So you are a consultant full of knowledge, professionalism and industry standards! You now need somebody to employ you on a consultancy assignment.
Your client is going to be somebody with a problem which he expects you to solve for him. All very reasonable, provided he has hit on his real problem. His perception will be that he understands his problem (probably better than you do because it is his business, not yours) and that you have the technical skills that he lacks and can solve it. He will have an idea of how he would go about it and will probably be ignorant of its wider implications (that’s where your skills come in) so he will have a notion on how much effort is reasonable to put in. That will be his expectation and it may well be an under-estimate.
The rub comes when what he perceives as his problem is not his real problem at all, but a symptom of that problem. That means that in order to provide the solution you should be tackling the root cause and maybe the predisposing causes as well.
On the one hand, just to fix the immediate problem is not going to be very professional and if you just do that you can expect it to recur and for there to be further problems in the medium to longer term. If you are unlucky, fixing one thing may expose other weaknesses. You risk loss of client confidence.
On the other hand, the scope of what you have to do has suddenly expanded well beyond your client’s expectation and will therefore cost him much more than he bargained for. This may also engender loss of client confidence.
In consultancy it is often said that you are as good as your last assignment, so you are now in an uncomfortable position – look unprofessional because your recommendation is implausible to the man paying the bills or look unprofessional because you provide a poor solution given the budgetary constraints.
Such situations need careful management. They show the importance of documenting what you intend to do, why you intend to do it, and what realistic options are on the table.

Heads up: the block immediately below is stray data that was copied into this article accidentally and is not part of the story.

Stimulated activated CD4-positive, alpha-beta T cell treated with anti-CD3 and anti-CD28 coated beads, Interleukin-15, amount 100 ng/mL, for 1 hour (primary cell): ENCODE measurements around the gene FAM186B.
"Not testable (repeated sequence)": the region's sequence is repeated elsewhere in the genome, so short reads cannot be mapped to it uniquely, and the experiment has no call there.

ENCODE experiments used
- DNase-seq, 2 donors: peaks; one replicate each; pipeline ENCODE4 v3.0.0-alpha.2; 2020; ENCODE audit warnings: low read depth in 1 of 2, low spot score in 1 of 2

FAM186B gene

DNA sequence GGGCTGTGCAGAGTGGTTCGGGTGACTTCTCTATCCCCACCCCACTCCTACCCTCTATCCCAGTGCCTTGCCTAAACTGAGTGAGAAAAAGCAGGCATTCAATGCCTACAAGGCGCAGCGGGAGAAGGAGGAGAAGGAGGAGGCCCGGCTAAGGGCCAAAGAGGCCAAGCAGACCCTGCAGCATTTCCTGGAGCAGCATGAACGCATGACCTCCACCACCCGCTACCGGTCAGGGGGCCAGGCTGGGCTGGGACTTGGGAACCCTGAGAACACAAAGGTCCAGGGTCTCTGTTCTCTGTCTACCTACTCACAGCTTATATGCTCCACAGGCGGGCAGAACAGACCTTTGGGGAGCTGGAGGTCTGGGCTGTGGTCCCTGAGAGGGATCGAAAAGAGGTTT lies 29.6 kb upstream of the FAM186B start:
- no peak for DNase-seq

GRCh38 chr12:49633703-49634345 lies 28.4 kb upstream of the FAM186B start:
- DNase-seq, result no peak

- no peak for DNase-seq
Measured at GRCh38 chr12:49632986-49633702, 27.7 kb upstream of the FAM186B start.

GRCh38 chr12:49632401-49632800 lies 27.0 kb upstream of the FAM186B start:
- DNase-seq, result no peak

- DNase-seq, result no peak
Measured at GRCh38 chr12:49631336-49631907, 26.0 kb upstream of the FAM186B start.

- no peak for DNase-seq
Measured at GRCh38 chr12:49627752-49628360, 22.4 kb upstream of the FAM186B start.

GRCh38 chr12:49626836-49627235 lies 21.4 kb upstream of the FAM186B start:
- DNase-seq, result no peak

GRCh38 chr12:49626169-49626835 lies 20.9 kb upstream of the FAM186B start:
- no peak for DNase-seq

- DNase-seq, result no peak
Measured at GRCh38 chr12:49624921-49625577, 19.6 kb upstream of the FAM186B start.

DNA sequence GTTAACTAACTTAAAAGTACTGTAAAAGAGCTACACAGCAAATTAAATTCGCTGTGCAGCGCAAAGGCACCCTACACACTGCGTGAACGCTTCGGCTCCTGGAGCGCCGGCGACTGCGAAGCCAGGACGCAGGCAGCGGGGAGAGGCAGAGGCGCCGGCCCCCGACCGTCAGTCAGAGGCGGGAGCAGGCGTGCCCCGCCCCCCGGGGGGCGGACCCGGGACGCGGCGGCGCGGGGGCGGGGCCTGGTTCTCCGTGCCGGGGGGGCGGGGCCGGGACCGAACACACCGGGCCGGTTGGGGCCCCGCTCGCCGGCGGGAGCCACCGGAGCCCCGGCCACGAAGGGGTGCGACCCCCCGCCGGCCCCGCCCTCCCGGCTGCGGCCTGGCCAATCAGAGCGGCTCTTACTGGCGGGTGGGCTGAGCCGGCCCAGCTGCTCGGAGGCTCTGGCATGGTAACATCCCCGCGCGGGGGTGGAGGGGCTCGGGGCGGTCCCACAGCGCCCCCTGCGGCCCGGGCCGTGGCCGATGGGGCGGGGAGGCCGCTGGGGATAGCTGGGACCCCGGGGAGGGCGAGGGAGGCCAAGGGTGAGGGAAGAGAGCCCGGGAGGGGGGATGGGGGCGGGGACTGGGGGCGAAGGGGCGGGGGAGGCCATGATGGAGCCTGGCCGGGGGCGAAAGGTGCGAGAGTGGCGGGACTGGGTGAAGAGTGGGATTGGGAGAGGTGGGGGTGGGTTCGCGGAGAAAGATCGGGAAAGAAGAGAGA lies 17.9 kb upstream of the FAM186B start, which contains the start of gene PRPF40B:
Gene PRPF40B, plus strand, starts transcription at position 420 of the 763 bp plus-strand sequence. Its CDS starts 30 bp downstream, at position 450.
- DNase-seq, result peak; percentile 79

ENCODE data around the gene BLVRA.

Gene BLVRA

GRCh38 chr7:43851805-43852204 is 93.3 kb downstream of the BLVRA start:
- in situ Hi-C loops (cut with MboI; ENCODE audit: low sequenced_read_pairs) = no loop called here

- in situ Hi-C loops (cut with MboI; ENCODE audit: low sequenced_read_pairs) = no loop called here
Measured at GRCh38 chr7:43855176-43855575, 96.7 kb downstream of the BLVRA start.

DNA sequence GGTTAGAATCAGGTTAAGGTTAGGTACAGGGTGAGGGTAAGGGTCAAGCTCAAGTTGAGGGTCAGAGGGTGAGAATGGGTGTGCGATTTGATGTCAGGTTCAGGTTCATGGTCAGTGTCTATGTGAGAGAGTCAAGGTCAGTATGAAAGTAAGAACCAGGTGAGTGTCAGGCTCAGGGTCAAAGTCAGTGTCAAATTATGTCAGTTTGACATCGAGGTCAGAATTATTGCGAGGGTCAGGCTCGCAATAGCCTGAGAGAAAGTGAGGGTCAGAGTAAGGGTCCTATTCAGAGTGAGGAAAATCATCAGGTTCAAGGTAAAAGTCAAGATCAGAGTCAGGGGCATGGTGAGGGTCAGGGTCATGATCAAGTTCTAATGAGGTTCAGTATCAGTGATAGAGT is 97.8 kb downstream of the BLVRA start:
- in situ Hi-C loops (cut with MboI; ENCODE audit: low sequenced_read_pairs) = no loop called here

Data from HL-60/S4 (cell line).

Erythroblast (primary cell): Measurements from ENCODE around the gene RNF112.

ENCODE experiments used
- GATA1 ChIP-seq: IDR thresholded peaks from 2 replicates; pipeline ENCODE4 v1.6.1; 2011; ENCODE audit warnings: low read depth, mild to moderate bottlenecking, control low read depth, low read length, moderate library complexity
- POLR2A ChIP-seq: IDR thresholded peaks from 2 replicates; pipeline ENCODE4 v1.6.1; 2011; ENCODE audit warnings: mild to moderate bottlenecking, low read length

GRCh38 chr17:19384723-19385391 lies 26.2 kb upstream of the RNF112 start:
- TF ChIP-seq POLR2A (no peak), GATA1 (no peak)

Each option will need to have its timescales and resources enumerated, the reasoning behind it, how long he can delay implementing it, and what it can achieve. There will be risks and assumptions associated with each one and these must be spelled out. Is what you achieve going to be tactical or strategic, short-term or long-term, robust or weak? Are any of the possibilities false economies? Which is your recommendation? And in the very worst case, when there is no point doing what your client requests, are you strong enough and professional enough to tell him?
The document you have produced gives your client some choices to review your solutions against his business needs and his business context. Maybe a long-term strategic solution will not suit him, because the business environment is changing so fast that such a solution will be out of date before it is delivered. Maybe a weak but rapid solution is unsuitable because of the downstream costs of the poor customer service it implies.
You will have to sit down with your client to make sure he understands his choices. This is not a bad thing, as the people side of consultancy is as important as the technical side. You may have to educate your client and raise his horizons. After all, he is likely not to be the only one who has experienced such problems, and your knowledge and experience should be good enough to explain to him that there are industry standard ways of solving them which he would be foolish to ignore, given that they are the results of thousands of man-hours of experience.
It is an opportunity to do some creative thinking around your client’s problems, manage his expectations, help him to understand his needs and the potential of his business that you can work towards together. Building and prolonging a fruitful relationship is important – he may give you all the work that needs to be done in the end, but not necessarily immediately.
Handled properly the result should be better than he initially envisaged, and make him feel that even if he ends up spending more with you than he originally intended, you are providing good value for money, and that it was (and will continue to be) worth it.
[Please note: The use of the masculine in this article includes the feminine as context permits]